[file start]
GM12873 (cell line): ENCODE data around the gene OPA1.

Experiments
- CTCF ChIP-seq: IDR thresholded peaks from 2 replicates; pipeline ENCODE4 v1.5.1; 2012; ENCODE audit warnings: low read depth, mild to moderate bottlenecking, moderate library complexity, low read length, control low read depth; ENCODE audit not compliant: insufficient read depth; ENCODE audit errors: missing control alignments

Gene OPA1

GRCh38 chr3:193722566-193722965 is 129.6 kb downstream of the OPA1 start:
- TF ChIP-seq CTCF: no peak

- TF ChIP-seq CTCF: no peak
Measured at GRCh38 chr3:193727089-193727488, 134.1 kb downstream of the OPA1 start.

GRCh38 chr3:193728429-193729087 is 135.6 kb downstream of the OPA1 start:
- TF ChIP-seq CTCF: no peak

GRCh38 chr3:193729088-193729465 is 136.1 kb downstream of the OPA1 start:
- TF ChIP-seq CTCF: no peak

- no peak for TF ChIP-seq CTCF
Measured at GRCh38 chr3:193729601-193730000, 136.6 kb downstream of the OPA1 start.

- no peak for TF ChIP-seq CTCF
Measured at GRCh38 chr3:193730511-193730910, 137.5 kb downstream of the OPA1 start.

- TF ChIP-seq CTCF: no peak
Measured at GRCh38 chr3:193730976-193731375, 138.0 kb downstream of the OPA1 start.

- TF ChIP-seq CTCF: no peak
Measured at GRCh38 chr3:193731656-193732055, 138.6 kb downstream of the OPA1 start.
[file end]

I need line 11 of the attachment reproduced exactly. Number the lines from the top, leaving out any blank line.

GRCh38 chr3:193729088-193729465 is 136.1 kb downstream of the OPA1 start: